The Time #DeafTalent Willed Reality
This week on HowlRound, we're discussing Deaf theatre. This series is a result of the NEA Roundtable on "Opportunities for Deaf Theatre Artists" hosted by the Lark Play Development Center in New York City on January 20, 2016.
In November 2015, the White House hosted a special three-hour livestreamed event, “Americans with Disabilities and the Arts: A Celebration of Diversity and Inclusion.” The company of Deaf West’s Spring Awakening on Broadway bussed in from New York on their day off at the invitation of the White House.
Now, in real life, there is an actual deaf woman working in the West Wing. It's not fiction anymore. Arts made that possible. That's the power of having people with disabilities in the arts and that's the power of deaf talent.
I am prone to exaggeration, but there was something special in the air that afternoon. Much of the event is a blur but I remember the air clicked with electricity as the superstar Claudia Gordon, an attorney who was the first Deaf person to work in the White House, gave eloquent remarks, and I also remember exchanging expressions of awe with our director, Michael Arden, at our cast’s performance of the song “Touch Me.” Seeing the song performed up close harkened back to the days when we were doing it in a small theatre in Skid Row in Los Angeles. Tears welled up in my eyes because I knew I was never going to see the show performed so intimately again.
I remember thinking that the program was winding up as thanks were given to the people that made the event possible. But then Leah Katz-Hernandez, the Deaf Receptionist of the United States (ROTUS), took the stage.
Leah’s amazing talk caught me off-guard; her story brought home the importance of the event and was the perfect example of art willing reality. It is also the perfect expression of the legacy of Marlee Matlin, who has been blazing trails on behalf of our community for nearly thirty years now. Below is an edited transcript of Leah's speech.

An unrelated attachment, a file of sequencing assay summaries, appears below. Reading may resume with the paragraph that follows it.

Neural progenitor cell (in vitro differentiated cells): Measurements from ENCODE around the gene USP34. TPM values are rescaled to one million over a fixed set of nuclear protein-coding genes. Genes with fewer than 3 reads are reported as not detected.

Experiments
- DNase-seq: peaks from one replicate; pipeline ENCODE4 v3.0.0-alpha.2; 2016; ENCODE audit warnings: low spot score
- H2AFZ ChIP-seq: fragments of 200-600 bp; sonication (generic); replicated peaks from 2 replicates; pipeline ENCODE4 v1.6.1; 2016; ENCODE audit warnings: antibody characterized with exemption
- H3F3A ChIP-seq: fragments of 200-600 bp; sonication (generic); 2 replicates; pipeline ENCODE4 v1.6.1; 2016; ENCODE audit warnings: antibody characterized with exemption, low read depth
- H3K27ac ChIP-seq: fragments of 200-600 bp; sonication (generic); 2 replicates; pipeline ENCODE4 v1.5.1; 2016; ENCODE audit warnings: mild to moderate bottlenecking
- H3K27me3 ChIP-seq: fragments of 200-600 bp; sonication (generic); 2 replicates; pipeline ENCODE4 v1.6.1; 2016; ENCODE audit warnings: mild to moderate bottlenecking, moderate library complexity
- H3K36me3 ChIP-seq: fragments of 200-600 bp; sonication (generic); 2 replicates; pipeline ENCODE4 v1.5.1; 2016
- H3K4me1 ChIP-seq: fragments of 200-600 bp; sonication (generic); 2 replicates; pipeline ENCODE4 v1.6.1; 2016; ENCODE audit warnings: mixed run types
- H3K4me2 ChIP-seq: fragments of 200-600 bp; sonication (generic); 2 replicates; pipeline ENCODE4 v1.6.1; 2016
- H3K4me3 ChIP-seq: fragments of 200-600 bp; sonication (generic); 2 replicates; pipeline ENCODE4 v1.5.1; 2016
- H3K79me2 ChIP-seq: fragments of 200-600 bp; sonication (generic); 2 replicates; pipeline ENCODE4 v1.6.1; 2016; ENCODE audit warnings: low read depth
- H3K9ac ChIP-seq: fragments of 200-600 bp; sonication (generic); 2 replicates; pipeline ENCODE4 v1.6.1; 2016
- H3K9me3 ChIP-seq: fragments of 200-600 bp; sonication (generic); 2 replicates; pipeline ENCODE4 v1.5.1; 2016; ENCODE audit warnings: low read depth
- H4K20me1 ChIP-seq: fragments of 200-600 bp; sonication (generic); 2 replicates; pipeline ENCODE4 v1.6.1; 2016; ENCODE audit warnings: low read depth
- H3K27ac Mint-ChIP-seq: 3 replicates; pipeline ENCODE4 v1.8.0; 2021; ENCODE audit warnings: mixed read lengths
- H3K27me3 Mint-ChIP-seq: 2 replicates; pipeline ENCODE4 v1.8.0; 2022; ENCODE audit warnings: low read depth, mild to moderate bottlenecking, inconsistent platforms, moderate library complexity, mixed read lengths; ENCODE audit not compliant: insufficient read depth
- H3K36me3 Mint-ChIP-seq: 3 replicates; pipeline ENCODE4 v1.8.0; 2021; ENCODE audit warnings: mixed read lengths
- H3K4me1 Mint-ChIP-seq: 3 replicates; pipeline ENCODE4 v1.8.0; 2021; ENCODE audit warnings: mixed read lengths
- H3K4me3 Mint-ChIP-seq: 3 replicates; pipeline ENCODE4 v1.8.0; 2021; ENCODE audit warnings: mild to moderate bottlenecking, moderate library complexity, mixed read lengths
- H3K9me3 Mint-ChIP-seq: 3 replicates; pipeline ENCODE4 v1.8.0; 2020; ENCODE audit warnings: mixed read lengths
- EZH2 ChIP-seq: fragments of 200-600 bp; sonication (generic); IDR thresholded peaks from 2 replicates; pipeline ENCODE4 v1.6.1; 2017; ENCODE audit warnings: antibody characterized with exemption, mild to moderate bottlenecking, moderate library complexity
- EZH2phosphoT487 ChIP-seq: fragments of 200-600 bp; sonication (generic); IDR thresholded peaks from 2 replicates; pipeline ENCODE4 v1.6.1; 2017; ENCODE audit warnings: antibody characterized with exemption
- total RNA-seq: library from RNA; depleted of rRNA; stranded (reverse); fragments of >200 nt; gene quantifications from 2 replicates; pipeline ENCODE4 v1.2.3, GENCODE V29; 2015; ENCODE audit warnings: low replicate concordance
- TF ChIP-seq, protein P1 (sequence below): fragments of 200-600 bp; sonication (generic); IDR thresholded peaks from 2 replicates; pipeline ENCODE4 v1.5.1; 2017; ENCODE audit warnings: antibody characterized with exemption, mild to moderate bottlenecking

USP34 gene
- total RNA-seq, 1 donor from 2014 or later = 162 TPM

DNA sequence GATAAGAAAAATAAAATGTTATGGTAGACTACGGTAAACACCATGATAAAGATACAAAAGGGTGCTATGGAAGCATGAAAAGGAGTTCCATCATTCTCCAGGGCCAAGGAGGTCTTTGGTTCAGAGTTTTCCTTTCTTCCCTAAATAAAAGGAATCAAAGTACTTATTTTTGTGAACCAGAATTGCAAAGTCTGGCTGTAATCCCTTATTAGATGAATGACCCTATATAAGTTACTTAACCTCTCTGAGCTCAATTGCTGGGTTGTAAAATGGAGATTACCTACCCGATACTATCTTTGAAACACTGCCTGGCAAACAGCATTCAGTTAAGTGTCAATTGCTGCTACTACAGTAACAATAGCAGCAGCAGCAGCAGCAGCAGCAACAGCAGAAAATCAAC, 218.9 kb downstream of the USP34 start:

—DJ Kurs, artistic director of Deaf West Theatre
My name is Leah. My position at the White House is the Receptionist of the United States (ROTUS). This is actually my fifth position within “Obamaworld.” It's my third position here at the White House, going back to five years ago when I was 23 in 2010.
I came into the White House here as an intern. I had just graduated from Gallaudet University and I got this internship and I'd never had a job before. It was my first experience ever in public service and it was here at the White House. It was an amazing, wonderful opportunity. I was thrilled to work for the President and it was the most special honor that I could think of. I was so excited to be here as an intern.
So I came into the White House and the one thing that I didn't expect when I came here was to have so many people I met—my new colleagues, my new bosses, my new co-interns, the new friends I made—so many of those people would be like, "Oh, yeah, remember that deaf woman that was on that TV show The West Wing?”
Maybe some of you have seen the show The West Wing. If you did, you know who I'm talking about. So many people kept mentioning this fictional character, Joey Lucas on The West Wing.
That role was played by our own Marlee Matlin. Thank you, thank you.
Many people came up to me and they'd make references to Joey and make jokes about it. And they'd be like "Hey, wink wink. You know? You’re just like Joey.” I really appreciated it. It was all in good humor but time went on. I've been here for five years and it grew to be the same old thing. Joey, Joey, Joey again and again.
Sometimes I start to feel odd. You know what I’m talking about? She is a fictional character and I am in fact a real person.
As things went on, I was fine. Then I had my job interview for the West Wing receptionist position. It was a success, as you can see: I have the job. I was like, wow, I'm going to work in the West Wing for real. Not the White House, but the West Wing.
At that moment it really hit me. I realized the real power that is within the arts and the power that Marlee brought. She brought an idea forward, and that idea became real life. Now, in real life, there is an actual deaf woman working in the West Wing.
It's not fiction anymore.
Arts made that possible. That's the power of having people with disabilities in the arts and that's the power of deaf talent.
So thank you all. You are expanding people's imaginations and you are making so many things possible that couldn't even be imagined ten years ago.
Thank you. Thank you so much for making all of our jobs possible and thank you for improving the future. Let’s continue to celebrate.